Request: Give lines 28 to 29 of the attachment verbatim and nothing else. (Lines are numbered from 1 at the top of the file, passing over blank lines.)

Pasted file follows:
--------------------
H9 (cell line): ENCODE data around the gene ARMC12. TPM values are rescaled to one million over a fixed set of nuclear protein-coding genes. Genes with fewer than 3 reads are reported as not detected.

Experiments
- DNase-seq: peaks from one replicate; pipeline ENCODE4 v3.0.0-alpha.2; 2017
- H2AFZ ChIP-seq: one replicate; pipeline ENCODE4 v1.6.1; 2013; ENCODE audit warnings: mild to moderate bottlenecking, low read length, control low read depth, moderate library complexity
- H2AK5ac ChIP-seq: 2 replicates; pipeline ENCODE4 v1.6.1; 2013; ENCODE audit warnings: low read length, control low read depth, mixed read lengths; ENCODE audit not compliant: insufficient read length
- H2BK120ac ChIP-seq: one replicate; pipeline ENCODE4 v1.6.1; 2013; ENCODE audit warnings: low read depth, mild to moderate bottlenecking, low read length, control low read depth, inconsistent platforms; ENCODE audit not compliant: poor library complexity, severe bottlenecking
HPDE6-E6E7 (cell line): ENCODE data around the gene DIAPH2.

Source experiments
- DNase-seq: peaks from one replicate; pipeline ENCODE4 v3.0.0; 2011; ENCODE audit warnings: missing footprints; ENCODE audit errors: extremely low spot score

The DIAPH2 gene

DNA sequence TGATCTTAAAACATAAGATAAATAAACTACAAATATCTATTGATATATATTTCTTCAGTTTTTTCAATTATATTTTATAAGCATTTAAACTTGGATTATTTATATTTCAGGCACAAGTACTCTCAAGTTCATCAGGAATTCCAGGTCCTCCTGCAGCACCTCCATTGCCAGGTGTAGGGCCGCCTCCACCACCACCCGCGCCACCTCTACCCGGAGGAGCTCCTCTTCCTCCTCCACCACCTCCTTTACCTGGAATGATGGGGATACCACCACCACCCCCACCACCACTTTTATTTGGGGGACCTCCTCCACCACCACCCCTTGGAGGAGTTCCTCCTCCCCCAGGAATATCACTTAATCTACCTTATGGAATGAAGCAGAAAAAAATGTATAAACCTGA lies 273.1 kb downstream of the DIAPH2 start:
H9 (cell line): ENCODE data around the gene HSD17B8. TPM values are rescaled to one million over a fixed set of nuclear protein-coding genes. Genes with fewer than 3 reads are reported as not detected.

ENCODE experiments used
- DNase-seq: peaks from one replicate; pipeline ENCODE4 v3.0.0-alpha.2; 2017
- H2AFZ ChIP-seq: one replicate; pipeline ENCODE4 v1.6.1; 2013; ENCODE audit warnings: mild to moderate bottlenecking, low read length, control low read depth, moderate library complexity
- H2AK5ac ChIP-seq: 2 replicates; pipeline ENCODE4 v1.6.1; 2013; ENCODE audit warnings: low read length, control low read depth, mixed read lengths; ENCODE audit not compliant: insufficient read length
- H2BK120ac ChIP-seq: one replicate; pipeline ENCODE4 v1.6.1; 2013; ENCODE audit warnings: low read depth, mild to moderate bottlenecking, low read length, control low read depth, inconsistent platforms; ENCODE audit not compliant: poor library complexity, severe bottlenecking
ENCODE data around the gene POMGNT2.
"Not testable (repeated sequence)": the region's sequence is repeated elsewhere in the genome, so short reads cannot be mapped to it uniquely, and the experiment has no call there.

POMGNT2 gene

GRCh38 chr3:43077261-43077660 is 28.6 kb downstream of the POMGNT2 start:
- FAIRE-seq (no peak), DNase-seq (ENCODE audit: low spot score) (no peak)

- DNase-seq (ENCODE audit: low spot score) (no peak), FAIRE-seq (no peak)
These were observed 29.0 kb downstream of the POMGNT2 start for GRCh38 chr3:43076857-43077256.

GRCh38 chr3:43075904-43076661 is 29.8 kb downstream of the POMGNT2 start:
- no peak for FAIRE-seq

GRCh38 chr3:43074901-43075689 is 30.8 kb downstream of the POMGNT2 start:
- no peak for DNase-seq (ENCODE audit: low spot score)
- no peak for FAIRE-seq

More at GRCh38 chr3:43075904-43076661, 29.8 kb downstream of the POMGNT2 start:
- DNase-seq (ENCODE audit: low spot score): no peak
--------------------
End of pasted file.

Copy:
- no peak for DNase-seq (ENCODE audit: low spot score)
- no peak for FAIRE-seq